Speaking of exploration, no area of 2e is as large an improvement over the playtest version as Exploration mode. I liked the idea of taking what amounts to the majority of the time in my game and codifying it a little. Adding a bit more structure gives us a language to use to change the pace of our sessions, and it gives the rules areas to add options. However, the playtest version of exploration mode was deceptively and needlessly complex, turning what’s normally the most casual part of play into another crunchy section, meaning there is no reprieve from the rules. Instead of approaching the scenes between combats from their characters point of view, they approached it from what the rules allowed them to do. I can’t minimize how much this took away from the game still feeling like Pathfinder.

2e’s exploration mode is not that. It ran as smoothly as the nameless 1e equivalent of this section of the rules, with the bonus that I had rules to change the tempo and use as tools. It is now what the packaging said it was supposed to be in the playtest.

The only real downside is that Initiative still doesn’t feel as flexible as I want it to be. The promise of removing Initiative as an ability was that what the PCs did in exploration mode dictated what would be used for Initiative. But it’s Perception or Stealth 90% of the time. And the 10% of the time that another option presents itself, because of how rigid skill proficiency is when compared to skill points, there’s a good chance the bonuses of any two non-Perception skill will be the same. Also, initiative is one of the few areas where I didn’t feel supported as a GM. When it came to my initiative, I felt like my options were to put thought into what my creatures and NPCs were doing -potentially asking the players to wait at a time they are ready to rush forward into Encounter mode- or just go with Perception or Stealth.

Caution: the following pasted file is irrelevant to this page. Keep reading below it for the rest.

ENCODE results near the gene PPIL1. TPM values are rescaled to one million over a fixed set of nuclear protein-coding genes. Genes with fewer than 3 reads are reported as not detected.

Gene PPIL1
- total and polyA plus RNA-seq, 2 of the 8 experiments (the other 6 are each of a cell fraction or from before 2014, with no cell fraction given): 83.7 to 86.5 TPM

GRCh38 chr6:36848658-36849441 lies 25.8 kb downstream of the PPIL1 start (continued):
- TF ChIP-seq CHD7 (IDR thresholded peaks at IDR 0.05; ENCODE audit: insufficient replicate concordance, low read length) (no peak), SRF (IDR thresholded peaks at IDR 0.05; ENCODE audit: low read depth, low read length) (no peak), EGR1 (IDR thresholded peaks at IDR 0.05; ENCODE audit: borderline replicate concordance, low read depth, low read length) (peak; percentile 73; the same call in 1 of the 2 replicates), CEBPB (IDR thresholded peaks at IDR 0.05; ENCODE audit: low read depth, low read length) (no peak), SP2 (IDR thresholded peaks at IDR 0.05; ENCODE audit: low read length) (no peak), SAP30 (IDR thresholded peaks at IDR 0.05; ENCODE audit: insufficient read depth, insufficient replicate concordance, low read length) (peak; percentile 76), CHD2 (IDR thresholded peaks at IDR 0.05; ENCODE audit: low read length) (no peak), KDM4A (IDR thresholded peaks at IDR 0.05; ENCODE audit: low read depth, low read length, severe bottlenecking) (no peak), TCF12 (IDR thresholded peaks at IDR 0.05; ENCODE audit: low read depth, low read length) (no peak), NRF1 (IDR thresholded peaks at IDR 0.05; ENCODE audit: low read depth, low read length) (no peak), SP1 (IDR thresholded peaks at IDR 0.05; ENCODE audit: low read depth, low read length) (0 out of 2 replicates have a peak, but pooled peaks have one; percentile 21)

I hope experience with 2e experience shows me ways to add variety to Initiative and I develop an instinct for it, but right now I feel like it takes longer than 1e without adding anything.

Prepping 2e
I’m known for not prepping for my sessions, which is true except if I am running for a session with a new subsystem or other mechanical need. For everything else, I either know the system well enough to run or I know how to find the information quickly.

In this case, I prepped enough to feel comfortable with the mechanical needs of the session, mostly making sure my encounters followed the new rules.

Core Rulebook pg 489

Understanding the XP budget rules on page 489 took a few reads, but actually designing an encounter using these rules made me comfortable with them fast. In fact, it was a lot of fun flipping through the Bestiary for options to round out the more convoluted of my encounters.

Ease of Running
Having only read the Core Rulebook once and only the pages of the Bestiary that were relevant to this session, I was thrilled by how smoothly the session ran. When I needed to look something up, the rule was where I expected it to be, which again is a huge improvement over the playtest. There are no long pauses edited out of the audio of the session we ran, I was able to navigate my page of notes (below), two rulebooks, and the technical requirements of the online session as easily as I ran a homebrew 1e session.

A standout moment for me was when I was deciding what my pixie NPC would do, saw one of their spell-like abilities, and correctly predicted/remembered how many actions that spell took. My 2e GMing instinct was born, and I could see myself running this system for years to come.


Ryan Costello

What started as one gamer wanting to talk about his love of a game has turned into an empire of gamers talking about their games. Ryan founded what would become the Know Direction Podcast network with Jason "Jay" Dubsky, his friend and fellow 3.5 enthusiast. They and their game group moved on to Pathfinder, and the Know Direction podcast network was born. Now married and a father, Ryan continues to serve the network as a co-host of the flagship podcast, Know Direction.